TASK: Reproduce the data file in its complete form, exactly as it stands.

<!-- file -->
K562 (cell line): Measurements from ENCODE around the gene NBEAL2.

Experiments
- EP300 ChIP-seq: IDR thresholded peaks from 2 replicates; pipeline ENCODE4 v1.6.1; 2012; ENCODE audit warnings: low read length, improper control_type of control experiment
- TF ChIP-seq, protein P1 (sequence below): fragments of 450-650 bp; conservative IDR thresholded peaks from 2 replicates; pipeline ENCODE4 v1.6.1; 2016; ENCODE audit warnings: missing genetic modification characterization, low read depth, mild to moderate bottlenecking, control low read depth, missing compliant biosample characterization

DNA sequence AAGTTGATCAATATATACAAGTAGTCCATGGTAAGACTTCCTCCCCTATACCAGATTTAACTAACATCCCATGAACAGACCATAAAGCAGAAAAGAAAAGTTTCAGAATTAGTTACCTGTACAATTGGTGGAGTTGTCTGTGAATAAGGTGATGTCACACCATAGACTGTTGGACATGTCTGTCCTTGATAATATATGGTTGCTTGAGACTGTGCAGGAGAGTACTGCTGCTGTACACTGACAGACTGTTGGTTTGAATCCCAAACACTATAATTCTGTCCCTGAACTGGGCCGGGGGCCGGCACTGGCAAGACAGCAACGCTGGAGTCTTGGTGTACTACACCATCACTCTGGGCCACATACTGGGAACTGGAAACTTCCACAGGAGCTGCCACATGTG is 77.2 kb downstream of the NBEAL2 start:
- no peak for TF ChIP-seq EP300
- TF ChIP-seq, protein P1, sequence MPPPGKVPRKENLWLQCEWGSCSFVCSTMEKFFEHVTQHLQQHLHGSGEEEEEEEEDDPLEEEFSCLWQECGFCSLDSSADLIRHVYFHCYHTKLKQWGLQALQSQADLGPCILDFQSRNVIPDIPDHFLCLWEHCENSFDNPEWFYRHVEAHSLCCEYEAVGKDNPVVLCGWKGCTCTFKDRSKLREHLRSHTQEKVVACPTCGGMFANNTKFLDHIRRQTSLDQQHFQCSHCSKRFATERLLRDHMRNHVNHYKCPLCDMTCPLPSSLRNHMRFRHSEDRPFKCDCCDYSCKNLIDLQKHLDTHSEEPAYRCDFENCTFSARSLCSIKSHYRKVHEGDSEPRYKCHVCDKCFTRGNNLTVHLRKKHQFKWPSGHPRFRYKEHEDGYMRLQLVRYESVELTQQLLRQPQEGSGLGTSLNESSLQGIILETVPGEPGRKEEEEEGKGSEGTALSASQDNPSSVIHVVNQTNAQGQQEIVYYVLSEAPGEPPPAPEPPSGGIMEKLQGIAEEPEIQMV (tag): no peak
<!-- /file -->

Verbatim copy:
K562 (cell line): Measurements from ENCODE around the gene NBEAL2.

Experiments
- EP300 ChIP-seq: IDR thresholded peaks from 2 replicates; pipeline ENCODE4 v1.6.1; 2012; ENCODE audit warnings: low read length, improper control_type of control experiment
- TF ChIP-seq, protein P1 (sequence below): fragments of 450-650 bp; conservative IDR thresholded peaks from 2 replicates; pipeline ENCODE4 v1.6.1; 2016; ENCODE audit warnings: missing genetic modification characterization, low read depth, mild to moderate bottlenecking, control low read depth, missing compliant biosample characterization

DNA sequence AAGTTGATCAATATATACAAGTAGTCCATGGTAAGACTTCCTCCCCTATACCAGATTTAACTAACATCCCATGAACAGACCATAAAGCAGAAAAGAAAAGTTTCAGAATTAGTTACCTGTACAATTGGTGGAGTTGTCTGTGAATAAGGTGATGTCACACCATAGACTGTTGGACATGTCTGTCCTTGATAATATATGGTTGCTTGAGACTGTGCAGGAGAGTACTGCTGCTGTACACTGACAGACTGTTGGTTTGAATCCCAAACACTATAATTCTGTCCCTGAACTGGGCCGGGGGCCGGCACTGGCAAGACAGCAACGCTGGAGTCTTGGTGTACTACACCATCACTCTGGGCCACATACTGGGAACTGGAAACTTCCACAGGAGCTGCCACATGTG is 77.2 kb downstream of the NBEAL2 start:
- no peak for TF ChIP-seq EP300
- TF ChIP-seq, protein P1, sequence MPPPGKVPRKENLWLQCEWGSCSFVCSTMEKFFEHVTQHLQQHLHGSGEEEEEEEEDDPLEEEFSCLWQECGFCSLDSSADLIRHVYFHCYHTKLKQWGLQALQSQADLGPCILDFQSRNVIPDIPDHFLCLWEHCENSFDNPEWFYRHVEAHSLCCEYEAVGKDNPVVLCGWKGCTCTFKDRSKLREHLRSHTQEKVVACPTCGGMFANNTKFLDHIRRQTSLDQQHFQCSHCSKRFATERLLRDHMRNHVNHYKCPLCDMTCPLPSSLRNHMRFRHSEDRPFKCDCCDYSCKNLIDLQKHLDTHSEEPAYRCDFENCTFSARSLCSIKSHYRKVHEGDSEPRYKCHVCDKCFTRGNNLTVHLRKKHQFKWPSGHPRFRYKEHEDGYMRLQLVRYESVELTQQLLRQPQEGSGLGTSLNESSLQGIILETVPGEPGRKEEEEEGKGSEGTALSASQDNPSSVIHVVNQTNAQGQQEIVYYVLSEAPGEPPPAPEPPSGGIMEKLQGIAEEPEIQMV (tag): no peak